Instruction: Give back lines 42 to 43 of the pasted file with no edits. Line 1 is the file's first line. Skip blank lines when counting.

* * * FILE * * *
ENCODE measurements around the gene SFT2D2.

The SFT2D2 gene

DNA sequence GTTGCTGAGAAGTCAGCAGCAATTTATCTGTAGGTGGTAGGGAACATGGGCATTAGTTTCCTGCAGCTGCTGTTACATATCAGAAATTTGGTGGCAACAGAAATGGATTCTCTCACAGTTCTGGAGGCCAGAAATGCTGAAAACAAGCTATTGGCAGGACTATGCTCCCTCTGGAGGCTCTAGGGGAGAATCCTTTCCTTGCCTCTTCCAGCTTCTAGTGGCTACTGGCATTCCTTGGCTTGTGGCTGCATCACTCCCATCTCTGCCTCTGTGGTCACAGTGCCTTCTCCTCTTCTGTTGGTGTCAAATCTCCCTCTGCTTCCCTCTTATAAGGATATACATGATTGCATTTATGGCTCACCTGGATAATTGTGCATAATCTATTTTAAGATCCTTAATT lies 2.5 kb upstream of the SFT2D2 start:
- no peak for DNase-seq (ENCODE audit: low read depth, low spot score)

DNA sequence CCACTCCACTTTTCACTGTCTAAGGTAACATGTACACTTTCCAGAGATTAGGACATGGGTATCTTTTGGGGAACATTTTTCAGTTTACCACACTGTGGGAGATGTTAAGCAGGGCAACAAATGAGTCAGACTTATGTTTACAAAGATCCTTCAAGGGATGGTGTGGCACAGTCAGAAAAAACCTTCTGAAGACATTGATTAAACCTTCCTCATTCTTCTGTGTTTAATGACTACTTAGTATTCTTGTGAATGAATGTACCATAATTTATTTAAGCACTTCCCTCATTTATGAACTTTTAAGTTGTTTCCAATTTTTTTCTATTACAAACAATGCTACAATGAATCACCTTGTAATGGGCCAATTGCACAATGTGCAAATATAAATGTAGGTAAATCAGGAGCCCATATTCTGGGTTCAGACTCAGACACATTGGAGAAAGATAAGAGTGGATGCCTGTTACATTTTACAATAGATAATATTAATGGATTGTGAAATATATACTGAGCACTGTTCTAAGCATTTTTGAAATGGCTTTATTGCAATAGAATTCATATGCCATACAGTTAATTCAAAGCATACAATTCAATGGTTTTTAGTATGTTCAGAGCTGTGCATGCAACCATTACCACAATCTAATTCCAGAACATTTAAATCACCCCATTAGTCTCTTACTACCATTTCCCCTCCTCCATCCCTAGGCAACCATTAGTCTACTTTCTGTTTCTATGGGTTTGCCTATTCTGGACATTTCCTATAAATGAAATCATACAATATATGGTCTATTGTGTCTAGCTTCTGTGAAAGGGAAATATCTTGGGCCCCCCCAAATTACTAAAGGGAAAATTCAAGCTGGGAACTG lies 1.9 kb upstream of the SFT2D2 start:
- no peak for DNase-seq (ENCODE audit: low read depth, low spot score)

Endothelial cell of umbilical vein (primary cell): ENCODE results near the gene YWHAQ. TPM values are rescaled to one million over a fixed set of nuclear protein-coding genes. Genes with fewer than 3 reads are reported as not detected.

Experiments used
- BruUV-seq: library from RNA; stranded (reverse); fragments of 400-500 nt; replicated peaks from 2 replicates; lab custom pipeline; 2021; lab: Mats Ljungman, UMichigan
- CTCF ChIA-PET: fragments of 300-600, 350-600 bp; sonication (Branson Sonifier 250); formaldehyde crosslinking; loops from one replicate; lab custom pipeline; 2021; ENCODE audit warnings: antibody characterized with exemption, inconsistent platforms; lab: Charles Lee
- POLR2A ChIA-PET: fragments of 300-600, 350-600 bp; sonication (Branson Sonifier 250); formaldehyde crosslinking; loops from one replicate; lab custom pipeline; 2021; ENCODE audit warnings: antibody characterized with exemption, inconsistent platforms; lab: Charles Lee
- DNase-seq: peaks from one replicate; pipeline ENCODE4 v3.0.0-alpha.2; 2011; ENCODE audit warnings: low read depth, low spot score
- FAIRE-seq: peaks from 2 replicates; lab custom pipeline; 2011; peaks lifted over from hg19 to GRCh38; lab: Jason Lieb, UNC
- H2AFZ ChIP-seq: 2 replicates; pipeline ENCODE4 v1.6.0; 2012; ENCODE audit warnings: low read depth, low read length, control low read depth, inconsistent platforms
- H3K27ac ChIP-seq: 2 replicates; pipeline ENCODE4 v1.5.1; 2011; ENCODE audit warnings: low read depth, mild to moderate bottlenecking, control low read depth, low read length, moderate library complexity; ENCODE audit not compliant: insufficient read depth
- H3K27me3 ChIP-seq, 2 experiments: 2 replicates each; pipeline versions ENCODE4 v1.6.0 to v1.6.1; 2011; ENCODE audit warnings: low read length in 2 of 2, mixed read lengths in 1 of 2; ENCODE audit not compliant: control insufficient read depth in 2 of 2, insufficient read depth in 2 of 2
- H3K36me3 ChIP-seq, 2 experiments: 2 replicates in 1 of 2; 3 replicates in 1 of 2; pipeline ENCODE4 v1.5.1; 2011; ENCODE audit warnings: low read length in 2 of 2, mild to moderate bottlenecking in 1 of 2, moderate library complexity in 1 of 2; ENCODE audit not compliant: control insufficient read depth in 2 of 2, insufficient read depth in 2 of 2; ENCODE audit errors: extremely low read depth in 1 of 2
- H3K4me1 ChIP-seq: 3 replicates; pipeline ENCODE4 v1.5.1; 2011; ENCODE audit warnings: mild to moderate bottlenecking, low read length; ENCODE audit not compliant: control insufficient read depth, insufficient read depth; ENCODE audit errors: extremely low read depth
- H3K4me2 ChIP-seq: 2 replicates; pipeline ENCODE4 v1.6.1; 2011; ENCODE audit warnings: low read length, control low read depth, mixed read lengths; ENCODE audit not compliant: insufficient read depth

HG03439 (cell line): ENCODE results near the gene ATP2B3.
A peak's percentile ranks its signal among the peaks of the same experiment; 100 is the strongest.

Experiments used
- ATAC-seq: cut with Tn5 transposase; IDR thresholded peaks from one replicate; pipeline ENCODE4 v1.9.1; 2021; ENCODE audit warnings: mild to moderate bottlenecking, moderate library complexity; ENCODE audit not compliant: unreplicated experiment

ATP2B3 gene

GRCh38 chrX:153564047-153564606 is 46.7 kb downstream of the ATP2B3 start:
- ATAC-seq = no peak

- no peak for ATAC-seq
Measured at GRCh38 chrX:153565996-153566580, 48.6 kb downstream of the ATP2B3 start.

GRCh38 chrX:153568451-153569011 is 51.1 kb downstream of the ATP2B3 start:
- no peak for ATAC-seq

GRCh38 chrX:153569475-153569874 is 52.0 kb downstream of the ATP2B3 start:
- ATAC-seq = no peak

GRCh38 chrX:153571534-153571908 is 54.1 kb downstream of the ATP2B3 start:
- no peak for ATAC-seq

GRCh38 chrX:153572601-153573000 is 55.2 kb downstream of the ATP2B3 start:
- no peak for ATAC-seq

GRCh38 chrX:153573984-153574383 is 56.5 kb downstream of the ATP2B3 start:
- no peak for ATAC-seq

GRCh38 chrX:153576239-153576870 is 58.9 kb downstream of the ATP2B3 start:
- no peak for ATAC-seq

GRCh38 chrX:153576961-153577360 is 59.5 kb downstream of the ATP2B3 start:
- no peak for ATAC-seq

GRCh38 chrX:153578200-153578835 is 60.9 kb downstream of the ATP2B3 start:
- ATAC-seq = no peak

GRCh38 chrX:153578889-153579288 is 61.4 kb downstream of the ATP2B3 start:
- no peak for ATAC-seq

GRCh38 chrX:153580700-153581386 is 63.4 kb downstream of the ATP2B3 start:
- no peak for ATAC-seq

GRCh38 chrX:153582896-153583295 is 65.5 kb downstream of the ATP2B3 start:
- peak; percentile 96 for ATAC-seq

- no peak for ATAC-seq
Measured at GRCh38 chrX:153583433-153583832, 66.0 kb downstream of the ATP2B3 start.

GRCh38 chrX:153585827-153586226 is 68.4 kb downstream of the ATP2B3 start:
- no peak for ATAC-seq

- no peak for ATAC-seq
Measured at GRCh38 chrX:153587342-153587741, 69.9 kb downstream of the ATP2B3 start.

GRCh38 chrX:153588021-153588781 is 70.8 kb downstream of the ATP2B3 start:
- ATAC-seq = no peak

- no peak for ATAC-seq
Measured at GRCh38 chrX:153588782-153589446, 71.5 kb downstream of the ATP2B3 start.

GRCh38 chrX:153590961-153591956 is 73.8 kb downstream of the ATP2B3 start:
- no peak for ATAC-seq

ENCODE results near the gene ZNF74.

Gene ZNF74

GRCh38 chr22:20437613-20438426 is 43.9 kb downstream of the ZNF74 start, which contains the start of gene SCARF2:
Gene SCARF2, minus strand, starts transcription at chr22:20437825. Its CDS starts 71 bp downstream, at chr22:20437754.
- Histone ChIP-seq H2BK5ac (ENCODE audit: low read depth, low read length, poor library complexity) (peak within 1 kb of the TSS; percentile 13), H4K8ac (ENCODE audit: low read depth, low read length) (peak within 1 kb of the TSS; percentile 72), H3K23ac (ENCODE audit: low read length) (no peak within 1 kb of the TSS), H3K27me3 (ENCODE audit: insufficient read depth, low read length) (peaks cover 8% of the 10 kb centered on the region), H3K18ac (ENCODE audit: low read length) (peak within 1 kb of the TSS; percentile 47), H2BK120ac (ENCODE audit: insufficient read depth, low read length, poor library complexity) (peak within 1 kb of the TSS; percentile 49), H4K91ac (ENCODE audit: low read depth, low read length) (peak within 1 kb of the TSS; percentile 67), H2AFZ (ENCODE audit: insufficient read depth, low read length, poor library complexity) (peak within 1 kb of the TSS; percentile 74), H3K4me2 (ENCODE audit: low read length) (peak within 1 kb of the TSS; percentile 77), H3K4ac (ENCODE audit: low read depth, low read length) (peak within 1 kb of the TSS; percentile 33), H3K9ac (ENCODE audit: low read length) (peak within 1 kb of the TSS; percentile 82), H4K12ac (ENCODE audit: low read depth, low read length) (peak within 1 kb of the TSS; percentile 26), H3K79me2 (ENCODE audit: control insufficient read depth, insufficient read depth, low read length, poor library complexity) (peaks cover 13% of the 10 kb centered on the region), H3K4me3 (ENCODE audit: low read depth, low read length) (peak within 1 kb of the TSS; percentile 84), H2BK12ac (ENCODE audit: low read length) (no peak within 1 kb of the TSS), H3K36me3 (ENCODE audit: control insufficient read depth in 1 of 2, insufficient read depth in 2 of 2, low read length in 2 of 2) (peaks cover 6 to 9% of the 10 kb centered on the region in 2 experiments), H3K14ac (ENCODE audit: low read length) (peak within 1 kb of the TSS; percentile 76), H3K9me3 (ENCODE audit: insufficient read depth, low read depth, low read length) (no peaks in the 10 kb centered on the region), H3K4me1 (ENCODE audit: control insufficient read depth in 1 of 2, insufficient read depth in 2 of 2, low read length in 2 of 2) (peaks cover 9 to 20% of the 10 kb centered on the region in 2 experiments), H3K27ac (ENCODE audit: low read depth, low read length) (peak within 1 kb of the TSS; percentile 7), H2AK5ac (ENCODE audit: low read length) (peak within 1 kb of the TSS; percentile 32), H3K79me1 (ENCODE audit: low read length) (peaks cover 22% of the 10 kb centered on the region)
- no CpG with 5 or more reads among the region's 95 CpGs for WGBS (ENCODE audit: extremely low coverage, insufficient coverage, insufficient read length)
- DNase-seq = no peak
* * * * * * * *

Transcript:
- no peak for ATAC-seq

GRCh38 chrX:153578200-153578835 is 60.9 kb downstream of the ATP2B3 start: